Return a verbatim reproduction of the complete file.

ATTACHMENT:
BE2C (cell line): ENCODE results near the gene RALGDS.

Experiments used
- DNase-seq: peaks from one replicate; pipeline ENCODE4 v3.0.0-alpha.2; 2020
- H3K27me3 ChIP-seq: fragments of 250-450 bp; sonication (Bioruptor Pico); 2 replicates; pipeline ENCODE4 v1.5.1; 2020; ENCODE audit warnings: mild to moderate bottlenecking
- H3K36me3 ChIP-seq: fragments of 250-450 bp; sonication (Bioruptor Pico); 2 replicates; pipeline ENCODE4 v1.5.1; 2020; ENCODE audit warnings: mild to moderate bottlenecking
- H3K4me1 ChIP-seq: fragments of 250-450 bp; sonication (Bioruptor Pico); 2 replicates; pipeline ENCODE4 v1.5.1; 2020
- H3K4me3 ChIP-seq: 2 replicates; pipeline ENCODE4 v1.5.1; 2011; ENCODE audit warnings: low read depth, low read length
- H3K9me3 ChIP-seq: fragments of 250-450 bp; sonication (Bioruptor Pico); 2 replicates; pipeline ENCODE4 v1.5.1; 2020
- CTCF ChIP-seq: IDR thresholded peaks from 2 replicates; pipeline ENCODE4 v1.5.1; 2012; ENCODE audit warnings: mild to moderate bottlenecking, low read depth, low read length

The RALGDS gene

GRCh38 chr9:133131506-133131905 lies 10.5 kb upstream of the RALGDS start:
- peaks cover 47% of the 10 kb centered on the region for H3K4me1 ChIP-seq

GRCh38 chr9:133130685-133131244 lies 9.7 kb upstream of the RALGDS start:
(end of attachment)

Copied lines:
BE2C (cell line): ENCODE results near the gene RALGDS.

Experiments used
- DNase-seq: peaks from one replicate; pipeline ENCODE4 v3.0.0-alpha.2; 2020
- H3K27me3 ChIP-seq: fragments of 250-450 bp; sonication (Bioruptor Pico); 2 replicates; pipeline ENCODE4 v1.5.1; 2020; ENCODE audit warnings: mild to moderate bottlenecking
- H3K36me3 ChIP-seq: fragments of 250-450 bp; sonication (Bioruptor Pico); 2 replicates; pipeline ENCODE4 v1.5.1; 2020; ENCODE audit warnings: mild to moderate bottlenecking
- H3K4me1 ChIP-seq: fragments of 250-450 bp; sonication (Bioruptor Pico); 2 replicates; pipeline ENCODE4 v1.5.1; 2020
- H3K4me3 ChIP-seq: 2 replicates; pipeline ENCODE4 v1.5.1; 2011; ENCODE audit warnings: low read depth, low read length
- H3K9me3 ChIP-seq: fragments of 250-450 bp; sonication (Bioruptor Pico); 2 replicates; pipeline ENCODE4 v1.5.1; 2020
- CTCF ChIP-seq: IDR thresholded peaks from 2 replicates; pipeline ENCODE4 v1.5.1; 2012; ENCODE audit warnings: mild to moderate bottlenecking, low read depth, low read length

The RALGDS gene

GRCh38 chr9:133131506-133131905 lies 10.5 kb upstream of the RALGDS start:
- peaks cover 47% of the 10 kb centered on the region for H3K4me1 ChIP-seq

GRCh38 chr9:133130685-133131244 lies 9.7 kb upstream of the RALGDS start: